Kendra Knowles is first BTVI (Grand Bahama) student to attend Holland College
Grand Bahama native Keandra Knowles never imagined she would enroll at the Bahamas Technical and Vocational Institute (BTVI) and end up in Canada at college. Knowles was the recipient of an Emerging Leaders in the Americas Program (ELAP) scholarship, and the first student from BTVI’s Grand Bahama campus to be awarded the opportunity.
The scholarship, granted by the Canadian government, provides Latin American and Caribbean students with short-term exchange opportunities at the undergraduate and graduate levels.
From the moment Knowles, a construction technology major, found out she had gotten the award, she promised herself that she would make the most out of her experience.
“As individuals, we tend to place limitations upon ourselves regarding dreams and ambition, which is a self-imposing threat to our own success. Nothing is impossible once you believe you can. As Nike says, ‘just do it’,” said Knowles who participated in a student exchange program at Holland College, Prince Edward Island.
Holland College proved to be far different from the BTVI Knowles knew, from the campus and the classes to the teaching methods and the extracurricular activities. Fortunately, she knew that her year-long journey at BTVI had prepared her for the experience.
“The courses were structured differently because, where I would have taken more of a hands-on approach regarding the building process at BTVI, I was challenged to look into the engineering design factors as well as the legal and administrative framework of the construction industry at Holland College. Although there were some differences, I was able to adapt fairly well because I was familiar with much of the content as a result of the knowledge I acquired from BTVI combined with that from past experiences,” said Knowles.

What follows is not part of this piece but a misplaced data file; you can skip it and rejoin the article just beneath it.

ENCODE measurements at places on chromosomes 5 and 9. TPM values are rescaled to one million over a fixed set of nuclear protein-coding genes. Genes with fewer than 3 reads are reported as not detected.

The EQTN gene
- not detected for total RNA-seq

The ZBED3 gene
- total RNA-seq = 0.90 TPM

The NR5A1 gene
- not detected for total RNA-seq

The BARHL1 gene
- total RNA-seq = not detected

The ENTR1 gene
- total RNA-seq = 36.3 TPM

While studying at Holland College, Knowles thrived academically, but she also ventured out into extracurricular activities, joining the women’s basketball team. Being a part of the team allowed her to explore other provinces, such as Québec, Nova Scotia and New Brunswick, which she claimed was the most exciting aspect of her experience.
“This experience has reinforced the idea that education is dynamic, multi-dimensional and not restricted to formal settings such as within academic institutions,” said Knowles.
“I am more enthused to continue learning about the people whom I meet as well as the environment of which I am engaged in and all that it encompasses. As a result I expect exposure to new ideas, different technologies and methodologies to inspire myself and others to bring about a positive change within our respective environments. The saying goes, ‘knowledge is power’, yet I believe that knowledge is powerful when applied, and as such it is a key to unlocking growth that can lead to change,” she said.
Knowles is grateful to BTVI for helping to provide the opportunity and efficiently equipping her with the skills and knowledge that made it easy for her to adjust to her three-month semester at Holland College.
Veronica Collie, associate vice president of BTVI’s northern campus, said the team was pleased to have had its first ELAP student.
“During Keandra’s period at BTVI Freeport she promoted positive campus growth. BTVI Freeport is grateful to her for representing us,” said Collie.
“When she was chosen, we were all elated, particularly since she was the first ELAP student from the BTVI Freeport campus. It was felt that Keandra would continue to excel at Holland College and bring back a wealth of ideas. This, we have already seen.”
Collie believes Knowles has set the pace for other students from the Grand Bahama campus to be afforded the opportunity to study abroad.